Argument of type 'number' is not assignable to parameter of type 'string'.

This error is good because TypeScript caught our mistake. Now we can fix it and try to compile it again.

Create your own types

The fundamental types like string, number or boolean are all very useful, but sometimes you need to define your own types to describe a more complex object.

Take our function for example, if we added a third argument, species, it might be a good idea to bring those 3 arguments together into a single object argument.

type Animal = {
name: string;
species: string;
noise: string;
};
function animalNoise(animal: Animal) {
return `${animal.name} the ${animal.species} goes ${animal.noise}`;
}
const peppaPig: Animal = {
name: "Peppa",
species: "pig",
noise: "oink"
};
document.body.innerHTML = animalNoise(peppaPig);

There is a lot of new stuff going on here so let’s break it down.

type Animal = {
name: string;
species: string;
noise: string;
};

Here, we have declared a new type called Animal, which must have the 3 properties name, species and noise - all strings.

function animalNoise(animal: Animal) {
return `${animal.name} the ${animal.species} goes ${animal.noise}`;
}

The animalNoise function now accepts a single argument, which must be an Animal.

const peppaPig: Animal = {
name: "Peppa",
species: "pig",
noise: "oink"
};

Now we create the animal. const peppaPig: Animal defines the type of the variable. Try changing any of those values to something that isn’t a string, or removing one of the properties and you will see that TS will give you an error.

If we compile the code again and refresh our browser window, everything should look good!

screenshot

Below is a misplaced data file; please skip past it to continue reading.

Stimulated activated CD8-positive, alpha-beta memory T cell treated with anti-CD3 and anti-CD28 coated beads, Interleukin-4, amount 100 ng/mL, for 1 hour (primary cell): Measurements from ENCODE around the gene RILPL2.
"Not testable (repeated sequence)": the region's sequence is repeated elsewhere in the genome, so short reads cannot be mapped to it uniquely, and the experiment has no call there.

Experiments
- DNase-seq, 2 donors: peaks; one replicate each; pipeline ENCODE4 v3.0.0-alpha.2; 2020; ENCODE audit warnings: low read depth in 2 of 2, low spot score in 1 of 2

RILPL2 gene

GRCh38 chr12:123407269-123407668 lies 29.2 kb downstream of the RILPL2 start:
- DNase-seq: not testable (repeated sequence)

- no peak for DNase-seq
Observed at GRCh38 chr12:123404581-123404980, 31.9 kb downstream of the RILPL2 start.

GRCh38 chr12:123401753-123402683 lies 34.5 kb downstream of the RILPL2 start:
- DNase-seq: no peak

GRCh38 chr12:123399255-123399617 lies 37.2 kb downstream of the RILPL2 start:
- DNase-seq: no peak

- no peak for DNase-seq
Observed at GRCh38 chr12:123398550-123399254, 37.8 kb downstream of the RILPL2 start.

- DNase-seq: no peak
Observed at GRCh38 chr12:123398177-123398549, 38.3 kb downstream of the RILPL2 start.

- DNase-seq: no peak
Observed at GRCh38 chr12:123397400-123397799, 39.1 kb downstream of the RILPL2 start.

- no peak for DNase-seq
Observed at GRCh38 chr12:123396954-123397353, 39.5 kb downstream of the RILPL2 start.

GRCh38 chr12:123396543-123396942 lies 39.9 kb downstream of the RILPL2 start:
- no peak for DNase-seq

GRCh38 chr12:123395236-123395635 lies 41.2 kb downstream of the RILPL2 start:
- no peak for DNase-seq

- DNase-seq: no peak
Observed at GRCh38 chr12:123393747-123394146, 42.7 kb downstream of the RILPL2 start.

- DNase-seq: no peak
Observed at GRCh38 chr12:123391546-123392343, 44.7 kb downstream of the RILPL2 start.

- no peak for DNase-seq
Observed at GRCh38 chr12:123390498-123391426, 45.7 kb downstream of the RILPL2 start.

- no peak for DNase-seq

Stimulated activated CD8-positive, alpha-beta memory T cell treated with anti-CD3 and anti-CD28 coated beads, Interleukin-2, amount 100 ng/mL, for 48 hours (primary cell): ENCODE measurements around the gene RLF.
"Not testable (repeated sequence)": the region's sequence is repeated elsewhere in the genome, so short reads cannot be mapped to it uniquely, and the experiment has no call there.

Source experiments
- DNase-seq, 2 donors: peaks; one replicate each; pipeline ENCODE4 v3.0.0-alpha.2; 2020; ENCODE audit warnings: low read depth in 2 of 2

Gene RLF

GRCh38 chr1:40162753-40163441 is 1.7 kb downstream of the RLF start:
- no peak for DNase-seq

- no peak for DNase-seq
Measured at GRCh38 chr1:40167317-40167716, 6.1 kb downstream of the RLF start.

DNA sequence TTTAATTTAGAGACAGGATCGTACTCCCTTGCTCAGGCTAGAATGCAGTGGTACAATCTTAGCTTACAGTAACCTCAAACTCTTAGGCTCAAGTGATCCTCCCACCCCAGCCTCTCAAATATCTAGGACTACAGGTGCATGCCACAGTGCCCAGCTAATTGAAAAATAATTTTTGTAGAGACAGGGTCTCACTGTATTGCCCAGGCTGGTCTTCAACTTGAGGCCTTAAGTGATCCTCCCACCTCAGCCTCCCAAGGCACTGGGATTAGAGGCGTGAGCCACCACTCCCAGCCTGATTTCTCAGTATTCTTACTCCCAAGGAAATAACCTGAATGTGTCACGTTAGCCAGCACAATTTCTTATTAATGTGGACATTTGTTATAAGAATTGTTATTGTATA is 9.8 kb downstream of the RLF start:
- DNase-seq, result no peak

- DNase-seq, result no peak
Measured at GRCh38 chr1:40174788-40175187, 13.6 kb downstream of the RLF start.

Classes

If you are familiar with es6 classes then you will feel at home using TypeScript classes, but there are a few additional syntax features that I would encourage you to go and research yourself.

TypeScript is smart, so it can compare the types you pass into a function and check if they match. So if you create a class that has name, noise, and species string properties, then TypeScript will know that it matches the Animal type and we can still use it in our function.

class Pig {
name: string;
noise = "oink";
species = "pig";
constructor(name: string) {
this.name = name;
}
}
const peppaPig = new Pig("Peppa");
document.body.innerHTML = animalNoise(peppaPig);

It’s worth noting that in TS there is a shorthand for creating public properties from the arguments of the constructor. You could also write the above class like this.

class Pig {
name: string;
noise = "oink";
species = "pig";
constructor(public name: string) {}
}

What if we cause a type error to occur, for example instead of calling the property noise we call it sound? TypeScript we let us know.

screenshot

We get a very useful error, telling us exactly what we have done wrong.

Property 'noise' is missing in type 'Pig' but required in type 'Animal'

Wrapping up

I hope this article has started to demystify TypeScript for you, and that you have started to get an idea of what it is and how it works. It’s not as scary as it first seems!

Obviously, there is a lot more to TypeScript than what I have described here, I would encourage you to start building something in TypeScript and tackle any issues you have while you go. I think that is the best way to fully get to grips with all its features!

Discuss this article on Twitter

Hi, I'm Ben.

I'm a Front-End Engineer from the UK. Welcome to my small corner of the internet.

More from me